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c# and multitasking or async functions

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Hello.

I use c#.
I created a system of push notifications with the microsoft exchange webservice exchange but may be any other webservice.
Basically I have a method that responds to an event when I make a change on exchange.
The problem is that I can have many events and each of these must play a "work" that is, put a id in 2 / 3 tables.
I was wondering whether to start a thread or a task or an asynchronous function that creates a new connection and adds all ids in the db for each event.
not know nothing of multitasking then i ask you.
thank you.

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First, I fully support ApochPiQ's warning about parallel programming.  It adds a whole new dimension to hunting bugs. If this is your first foray into it, be forewarned of the early gray hair, if you don't pull it out in frustration first.  

 

With that in mind, let's set about answering your question.

 

 

If you are ready for it, the easiest toe-dipping into those murky waters is to use library-provided asynchronous calls.

 

The safest calls are the asynchronous calls where you issue the command and get a task ID back. You can create a collection of all the task IDs from all your calls.  Then you can poll the system back to see if each task ID has completed.  If you get a response like E_NOTREADY or E_WOULDBLOCK or whatever the response is for your system, then you continue doing other stuff and come back later.  Eventually all the tasks should have a return code that they completed successfully or failed.  This is safest because you aren't touching any of the concurrency stuff.  Your own code lives within its own single thread.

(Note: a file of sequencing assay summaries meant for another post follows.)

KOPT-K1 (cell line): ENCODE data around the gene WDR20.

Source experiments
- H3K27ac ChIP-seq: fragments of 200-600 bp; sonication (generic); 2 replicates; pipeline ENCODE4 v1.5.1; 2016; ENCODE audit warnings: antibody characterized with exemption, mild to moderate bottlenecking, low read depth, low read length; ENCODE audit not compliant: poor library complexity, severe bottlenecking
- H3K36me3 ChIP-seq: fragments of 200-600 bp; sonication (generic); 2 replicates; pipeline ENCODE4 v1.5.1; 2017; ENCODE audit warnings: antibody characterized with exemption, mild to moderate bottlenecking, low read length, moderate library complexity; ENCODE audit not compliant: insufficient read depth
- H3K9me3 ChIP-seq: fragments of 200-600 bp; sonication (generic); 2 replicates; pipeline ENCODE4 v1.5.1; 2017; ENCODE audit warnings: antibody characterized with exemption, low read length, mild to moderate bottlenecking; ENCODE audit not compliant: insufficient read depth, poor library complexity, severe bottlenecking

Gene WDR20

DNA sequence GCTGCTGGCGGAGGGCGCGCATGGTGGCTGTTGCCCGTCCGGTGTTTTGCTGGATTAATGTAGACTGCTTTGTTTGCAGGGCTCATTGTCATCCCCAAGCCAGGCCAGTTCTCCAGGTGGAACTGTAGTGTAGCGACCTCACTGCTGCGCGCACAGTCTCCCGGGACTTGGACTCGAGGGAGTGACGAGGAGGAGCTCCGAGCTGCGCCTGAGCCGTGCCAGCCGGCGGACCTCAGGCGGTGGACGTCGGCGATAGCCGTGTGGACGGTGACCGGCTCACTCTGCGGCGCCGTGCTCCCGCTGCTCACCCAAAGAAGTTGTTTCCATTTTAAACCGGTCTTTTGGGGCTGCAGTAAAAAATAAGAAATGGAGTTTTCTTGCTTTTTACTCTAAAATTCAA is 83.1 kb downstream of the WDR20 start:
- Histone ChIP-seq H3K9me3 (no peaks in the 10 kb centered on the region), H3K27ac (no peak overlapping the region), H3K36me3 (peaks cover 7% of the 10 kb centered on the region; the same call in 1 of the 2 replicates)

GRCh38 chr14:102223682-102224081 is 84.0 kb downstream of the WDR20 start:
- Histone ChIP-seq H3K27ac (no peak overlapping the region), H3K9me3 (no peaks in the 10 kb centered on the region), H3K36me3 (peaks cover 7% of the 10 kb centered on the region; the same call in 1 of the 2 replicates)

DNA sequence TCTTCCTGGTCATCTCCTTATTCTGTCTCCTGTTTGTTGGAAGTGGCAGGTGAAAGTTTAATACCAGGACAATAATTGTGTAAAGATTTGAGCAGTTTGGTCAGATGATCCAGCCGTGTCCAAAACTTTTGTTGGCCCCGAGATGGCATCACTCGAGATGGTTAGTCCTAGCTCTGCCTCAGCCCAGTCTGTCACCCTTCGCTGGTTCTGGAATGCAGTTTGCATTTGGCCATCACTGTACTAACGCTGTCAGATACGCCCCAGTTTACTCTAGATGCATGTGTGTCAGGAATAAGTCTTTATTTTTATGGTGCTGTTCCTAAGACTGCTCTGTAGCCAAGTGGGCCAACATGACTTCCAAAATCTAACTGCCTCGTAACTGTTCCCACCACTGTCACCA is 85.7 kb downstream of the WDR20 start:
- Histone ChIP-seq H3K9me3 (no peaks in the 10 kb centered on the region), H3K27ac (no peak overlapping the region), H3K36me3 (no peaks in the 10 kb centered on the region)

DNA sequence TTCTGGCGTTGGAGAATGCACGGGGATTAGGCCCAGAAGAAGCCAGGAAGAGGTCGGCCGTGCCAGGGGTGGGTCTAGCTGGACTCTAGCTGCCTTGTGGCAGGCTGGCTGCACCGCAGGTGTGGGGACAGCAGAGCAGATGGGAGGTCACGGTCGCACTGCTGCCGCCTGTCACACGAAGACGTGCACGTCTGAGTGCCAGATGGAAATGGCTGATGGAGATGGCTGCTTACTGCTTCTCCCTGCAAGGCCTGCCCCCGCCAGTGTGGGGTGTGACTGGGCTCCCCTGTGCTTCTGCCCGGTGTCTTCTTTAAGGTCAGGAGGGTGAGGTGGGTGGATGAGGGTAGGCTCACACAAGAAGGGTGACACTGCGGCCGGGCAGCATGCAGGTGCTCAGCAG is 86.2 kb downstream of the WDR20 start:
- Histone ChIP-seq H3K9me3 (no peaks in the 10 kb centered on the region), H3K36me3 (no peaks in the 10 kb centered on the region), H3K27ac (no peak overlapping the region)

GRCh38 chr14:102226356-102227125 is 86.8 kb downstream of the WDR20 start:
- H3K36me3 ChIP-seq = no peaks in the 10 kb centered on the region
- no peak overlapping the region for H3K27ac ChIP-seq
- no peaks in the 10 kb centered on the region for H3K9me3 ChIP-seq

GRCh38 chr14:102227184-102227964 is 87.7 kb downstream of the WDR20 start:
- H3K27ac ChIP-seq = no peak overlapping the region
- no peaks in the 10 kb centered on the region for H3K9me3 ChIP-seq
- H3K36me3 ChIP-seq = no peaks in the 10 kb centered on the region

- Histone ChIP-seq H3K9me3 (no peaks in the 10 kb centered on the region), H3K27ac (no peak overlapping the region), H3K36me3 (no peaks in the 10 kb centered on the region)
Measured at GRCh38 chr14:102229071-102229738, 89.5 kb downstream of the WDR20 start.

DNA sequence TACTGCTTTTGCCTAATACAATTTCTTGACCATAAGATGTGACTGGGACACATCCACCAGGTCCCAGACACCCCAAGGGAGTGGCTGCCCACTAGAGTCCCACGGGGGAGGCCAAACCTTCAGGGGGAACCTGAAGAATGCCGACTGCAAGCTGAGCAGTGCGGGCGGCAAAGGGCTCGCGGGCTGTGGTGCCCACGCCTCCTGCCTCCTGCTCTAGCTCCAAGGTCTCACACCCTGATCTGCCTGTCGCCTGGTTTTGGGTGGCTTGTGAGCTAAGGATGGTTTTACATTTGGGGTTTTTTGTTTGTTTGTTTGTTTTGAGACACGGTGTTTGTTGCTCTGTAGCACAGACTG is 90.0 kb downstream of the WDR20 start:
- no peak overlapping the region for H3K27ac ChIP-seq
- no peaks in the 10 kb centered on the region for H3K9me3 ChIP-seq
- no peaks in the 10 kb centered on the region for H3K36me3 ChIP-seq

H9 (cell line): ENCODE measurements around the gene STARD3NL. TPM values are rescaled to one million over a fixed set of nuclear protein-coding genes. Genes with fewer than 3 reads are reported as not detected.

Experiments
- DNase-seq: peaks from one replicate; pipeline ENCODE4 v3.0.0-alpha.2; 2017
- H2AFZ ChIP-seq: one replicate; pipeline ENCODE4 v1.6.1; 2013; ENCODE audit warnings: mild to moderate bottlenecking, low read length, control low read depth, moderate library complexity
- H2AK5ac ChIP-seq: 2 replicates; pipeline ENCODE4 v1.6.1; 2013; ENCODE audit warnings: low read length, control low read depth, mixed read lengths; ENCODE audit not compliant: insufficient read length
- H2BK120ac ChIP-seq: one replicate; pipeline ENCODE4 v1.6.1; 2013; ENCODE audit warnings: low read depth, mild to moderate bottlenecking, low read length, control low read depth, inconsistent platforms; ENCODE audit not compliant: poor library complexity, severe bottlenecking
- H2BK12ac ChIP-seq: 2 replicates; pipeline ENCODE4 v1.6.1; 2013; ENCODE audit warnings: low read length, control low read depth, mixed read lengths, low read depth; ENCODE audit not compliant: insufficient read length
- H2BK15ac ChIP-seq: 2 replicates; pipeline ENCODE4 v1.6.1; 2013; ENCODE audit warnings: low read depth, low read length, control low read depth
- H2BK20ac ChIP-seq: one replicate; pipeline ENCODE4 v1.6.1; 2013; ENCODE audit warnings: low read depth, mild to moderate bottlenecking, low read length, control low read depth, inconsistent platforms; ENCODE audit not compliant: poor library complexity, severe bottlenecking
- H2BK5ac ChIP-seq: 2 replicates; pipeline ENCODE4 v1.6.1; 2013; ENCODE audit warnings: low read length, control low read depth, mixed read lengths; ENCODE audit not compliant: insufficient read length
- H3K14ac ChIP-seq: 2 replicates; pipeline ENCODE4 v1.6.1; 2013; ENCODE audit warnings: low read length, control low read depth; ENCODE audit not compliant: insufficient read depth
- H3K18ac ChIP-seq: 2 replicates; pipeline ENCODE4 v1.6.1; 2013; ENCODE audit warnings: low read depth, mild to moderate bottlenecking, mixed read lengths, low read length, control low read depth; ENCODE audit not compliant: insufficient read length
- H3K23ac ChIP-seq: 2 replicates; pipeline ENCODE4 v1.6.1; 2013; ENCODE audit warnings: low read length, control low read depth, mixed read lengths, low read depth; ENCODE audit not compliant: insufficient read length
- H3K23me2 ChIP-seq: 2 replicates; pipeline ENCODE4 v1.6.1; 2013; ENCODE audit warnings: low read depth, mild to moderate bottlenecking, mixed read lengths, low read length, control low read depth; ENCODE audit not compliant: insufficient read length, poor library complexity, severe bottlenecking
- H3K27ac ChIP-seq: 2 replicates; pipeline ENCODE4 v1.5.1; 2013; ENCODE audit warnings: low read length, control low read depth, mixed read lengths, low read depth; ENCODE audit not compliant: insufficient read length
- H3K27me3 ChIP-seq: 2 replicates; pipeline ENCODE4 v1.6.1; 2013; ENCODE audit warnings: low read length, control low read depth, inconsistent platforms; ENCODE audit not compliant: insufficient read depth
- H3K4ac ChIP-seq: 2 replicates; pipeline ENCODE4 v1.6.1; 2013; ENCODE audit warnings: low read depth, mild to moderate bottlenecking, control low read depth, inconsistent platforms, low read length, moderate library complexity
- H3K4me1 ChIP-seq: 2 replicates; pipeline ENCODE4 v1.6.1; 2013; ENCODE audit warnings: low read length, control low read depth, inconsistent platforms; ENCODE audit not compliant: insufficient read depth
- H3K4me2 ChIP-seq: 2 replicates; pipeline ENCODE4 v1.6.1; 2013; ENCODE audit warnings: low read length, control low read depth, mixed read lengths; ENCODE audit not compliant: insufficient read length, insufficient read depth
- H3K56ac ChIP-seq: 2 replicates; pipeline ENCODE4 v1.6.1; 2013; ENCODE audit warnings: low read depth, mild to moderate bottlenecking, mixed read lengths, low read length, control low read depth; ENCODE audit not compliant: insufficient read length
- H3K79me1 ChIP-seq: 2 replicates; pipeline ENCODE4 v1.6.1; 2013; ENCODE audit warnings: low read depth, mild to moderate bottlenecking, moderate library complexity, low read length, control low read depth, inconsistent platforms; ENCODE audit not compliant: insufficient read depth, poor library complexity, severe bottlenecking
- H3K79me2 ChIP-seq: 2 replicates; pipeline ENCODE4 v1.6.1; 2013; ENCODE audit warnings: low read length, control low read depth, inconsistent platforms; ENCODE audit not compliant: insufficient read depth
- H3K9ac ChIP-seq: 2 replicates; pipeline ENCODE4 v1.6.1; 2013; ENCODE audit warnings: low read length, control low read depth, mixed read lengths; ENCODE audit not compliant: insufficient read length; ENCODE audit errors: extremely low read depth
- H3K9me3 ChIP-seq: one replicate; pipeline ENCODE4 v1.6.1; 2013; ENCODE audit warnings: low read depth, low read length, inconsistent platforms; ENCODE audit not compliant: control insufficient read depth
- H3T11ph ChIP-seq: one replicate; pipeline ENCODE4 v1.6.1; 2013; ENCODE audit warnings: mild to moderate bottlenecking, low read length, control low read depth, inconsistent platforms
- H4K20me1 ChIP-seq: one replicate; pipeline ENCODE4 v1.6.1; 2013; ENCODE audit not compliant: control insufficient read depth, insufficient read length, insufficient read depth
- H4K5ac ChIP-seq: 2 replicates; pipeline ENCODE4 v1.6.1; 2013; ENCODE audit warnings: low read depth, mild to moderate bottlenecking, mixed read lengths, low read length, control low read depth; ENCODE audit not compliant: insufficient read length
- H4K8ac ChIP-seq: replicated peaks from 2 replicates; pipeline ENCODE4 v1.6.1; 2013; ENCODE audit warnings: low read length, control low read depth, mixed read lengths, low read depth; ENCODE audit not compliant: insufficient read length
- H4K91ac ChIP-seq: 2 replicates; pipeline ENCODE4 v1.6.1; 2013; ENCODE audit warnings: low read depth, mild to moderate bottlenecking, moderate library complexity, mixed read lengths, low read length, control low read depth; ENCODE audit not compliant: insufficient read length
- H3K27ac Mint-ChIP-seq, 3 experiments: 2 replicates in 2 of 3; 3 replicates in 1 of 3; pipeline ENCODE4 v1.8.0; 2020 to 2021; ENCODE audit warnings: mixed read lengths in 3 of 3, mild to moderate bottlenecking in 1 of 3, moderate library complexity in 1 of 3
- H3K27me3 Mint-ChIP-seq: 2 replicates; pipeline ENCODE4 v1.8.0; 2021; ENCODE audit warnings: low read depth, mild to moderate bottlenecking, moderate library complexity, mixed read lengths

After that, the next safest are asynchronous calls that you provide a callback function when you start the task. This is a little more tricky because you don't know when the callback function will be called. The callback function could be called in the middle of another callback function. If you're maintaining a list of tasks you need to be careful with locking around your callback functions since it may be possible that it is called by multiple tasks finishing at exactly the same time. If two items are trying to remove each other from the task list container at the same time and you don't have a proper system in place to handle the concurrency it can corrupt your collection. Since you're using c# you can either use it's built-in locking mechanism after reading up on how to do it properly, or if you can meet the requirements in your usage, you can use one of the built-in containers like ConcurrentDictionary. 

 

Beyond that you start entering the realm of using locks within your own code. There have been many excellent books and tutorials written on them, Google can help. It takes a certain level of experience before you want to add that to your code.  It is a minefield with an untold number of ways to accidentally harm your program.

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First, I fully support ApochPiQ's warning about parallel programming.  It adds a whole new dimension to hunting bugs. If this is your first foray into it, be forewarned of the early gray hair, if you don't pull it out in frustration first.